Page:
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Masbate town purchased P1M medicine without public bidding

Aug 5, 2016 @ 16:31

The municipal government of Baleno in Masbate may have violated the anti-graft law when it procured drugs and medicines worth P1.039 million without the benefit of a public bidding.

In a 2015 report, the Commission on Audit (COA) found out that the Baleno municipal government led by its mayor Romeo Dela Rosa purchased drugs and medicines amounting to P1.039 million for use of its Rural Health Unit.

But a review and verification of the sampled transactions showed that the purchase made throughout the year 2015 was done without public bidding.

The medicines and drugs were instead procured directly from a single supplier, auditors said.

This may be a violation of Republic Act 9184 or the Government Procurement law which requires that government transactions be subjected to a public bidding to avoid causing undue injury to government, which is a graft offense.

Auditors also noted deficiencies in the disbursement vouchers which lack the following documentations – license to operate, certificate of product registration, good manufacturing practice certificate, batch certificate for antibiotics, and lot release certificate for biologicals and vaccines.

The supporting documents attached to the disbursement vouchers also had incomplete entries on the purchase request, purchase order, inspection and acceptance report and canvass sheet for each disbursement; and had no official receipts and delivery receipts attached, only sales invoices, some of which were not even dated.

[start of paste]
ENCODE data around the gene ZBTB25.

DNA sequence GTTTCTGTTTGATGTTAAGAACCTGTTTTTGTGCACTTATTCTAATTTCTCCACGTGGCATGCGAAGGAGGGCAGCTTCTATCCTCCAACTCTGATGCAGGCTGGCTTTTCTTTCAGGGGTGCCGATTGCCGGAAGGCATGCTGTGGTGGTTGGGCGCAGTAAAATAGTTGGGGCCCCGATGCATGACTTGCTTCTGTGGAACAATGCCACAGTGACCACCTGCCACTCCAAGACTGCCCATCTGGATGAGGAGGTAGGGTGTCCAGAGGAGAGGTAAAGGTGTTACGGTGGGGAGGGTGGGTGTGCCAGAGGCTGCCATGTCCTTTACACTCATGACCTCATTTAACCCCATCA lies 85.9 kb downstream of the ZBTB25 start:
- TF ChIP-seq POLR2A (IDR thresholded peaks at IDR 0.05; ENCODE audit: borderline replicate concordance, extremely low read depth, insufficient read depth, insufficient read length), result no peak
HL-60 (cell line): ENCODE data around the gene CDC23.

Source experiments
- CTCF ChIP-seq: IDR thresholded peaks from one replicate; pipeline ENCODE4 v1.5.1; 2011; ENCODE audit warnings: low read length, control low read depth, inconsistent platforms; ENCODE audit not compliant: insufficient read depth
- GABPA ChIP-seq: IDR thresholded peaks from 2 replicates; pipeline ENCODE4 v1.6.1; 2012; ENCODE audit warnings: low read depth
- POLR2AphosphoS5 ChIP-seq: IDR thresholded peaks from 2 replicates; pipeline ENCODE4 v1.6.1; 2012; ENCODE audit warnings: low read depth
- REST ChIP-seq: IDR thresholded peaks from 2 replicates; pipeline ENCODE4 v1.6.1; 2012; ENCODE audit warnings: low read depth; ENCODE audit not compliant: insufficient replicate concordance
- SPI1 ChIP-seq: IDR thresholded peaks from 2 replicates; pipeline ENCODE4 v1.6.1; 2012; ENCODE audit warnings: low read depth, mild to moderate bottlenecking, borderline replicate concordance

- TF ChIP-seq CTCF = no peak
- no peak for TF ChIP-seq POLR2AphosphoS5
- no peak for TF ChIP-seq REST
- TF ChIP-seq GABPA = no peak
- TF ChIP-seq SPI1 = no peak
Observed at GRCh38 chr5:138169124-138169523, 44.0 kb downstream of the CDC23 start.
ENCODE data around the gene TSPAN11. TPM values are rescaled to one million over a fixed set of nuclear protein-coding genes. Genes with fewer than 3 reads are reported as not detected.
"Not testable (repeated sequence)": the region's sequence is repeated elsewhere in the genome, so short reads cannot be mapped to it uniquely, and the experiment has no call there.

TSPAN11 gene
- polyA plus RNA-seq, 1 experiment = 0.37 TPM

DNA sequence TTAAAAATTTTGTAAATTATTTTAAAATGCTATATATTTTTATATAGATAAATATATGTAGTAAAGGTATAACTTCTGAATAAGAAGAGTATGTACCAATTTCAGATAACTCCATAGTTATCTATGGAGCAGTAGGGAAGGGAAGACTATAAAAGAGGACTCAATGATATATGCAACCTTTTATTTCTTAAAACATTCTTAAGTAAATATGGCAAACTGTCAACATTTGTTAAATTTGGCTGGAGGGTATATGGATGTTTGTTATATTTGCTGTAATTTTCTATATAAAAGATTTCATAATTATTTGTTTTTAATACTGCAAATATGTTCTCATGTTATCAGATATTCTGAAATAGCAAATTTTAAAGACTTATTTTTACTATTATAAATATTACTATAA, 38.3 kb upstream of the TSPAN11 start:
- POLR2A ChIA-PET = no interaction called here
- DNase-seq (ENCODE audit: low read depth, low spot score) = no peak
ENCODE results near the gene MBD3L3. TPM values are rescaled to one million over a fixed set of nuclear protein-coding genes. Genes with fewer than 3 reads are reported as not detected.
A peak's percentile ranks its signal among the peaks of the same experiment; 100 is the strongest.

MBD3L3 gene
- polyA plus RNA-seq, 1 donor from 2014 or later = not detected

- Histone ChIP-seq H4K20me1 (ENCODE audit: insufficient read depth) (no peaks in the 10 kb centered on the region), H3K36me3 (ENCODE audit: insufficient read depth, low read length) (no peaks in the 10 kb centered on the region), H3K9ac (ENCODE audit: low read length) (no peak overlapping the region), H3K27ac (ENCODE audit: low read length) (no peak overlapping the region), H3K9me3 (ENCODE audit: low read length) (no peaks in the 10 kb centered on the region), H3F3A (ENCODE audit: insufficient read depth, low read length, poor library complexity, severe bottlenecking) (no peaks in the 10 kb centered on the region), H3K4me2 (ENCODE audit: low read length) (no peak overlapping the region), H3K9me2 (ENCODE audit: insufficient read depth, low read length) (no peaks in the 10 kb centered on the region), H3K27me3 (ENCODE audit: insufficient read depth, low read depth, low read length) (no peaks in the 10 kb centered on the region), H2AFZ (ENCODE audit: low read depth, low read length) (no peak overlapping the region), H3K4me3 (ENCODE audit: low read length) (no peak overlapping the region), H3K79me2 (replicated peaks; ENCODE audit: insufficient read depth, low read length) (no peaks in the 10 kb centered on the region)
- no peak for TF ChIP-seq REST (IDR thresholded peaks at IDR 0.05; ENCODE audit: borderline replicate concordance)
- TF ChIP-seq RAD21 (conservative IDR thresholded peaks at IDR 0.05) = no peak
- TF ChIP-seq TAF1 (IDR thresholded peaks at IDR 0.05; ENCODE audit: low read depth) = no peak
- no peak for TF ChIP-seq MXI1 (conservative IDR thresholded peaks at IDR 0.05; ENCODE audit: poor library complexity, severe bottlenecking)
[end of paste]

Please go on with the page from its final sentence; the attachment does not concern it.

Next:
“Procurement of drugs and medicines without undergoing public bidding or even the benefit of any canvass papers from at least three suppliers in violation of RA 9184, and incomplete documentation manifests breakdown of control in the procurement process,” the auditors reported.

The violation of the procurement process thus renders the financial transactions irregular, and caused difficulty on the part of the auditors to validate the price reasonableness, safety and good quality of the products, the COA said

State auditors were told by the Municipal General Services Officer and the Bids and Awards Committee that the municipal health officer is not aware of the existing guidelines on procurement.

The COA recommended that the procurement of medicines and drugs be subjected to a competitive bidding process and that the alternative methods of direct contracting be resorted to only under exceptional circumstances.

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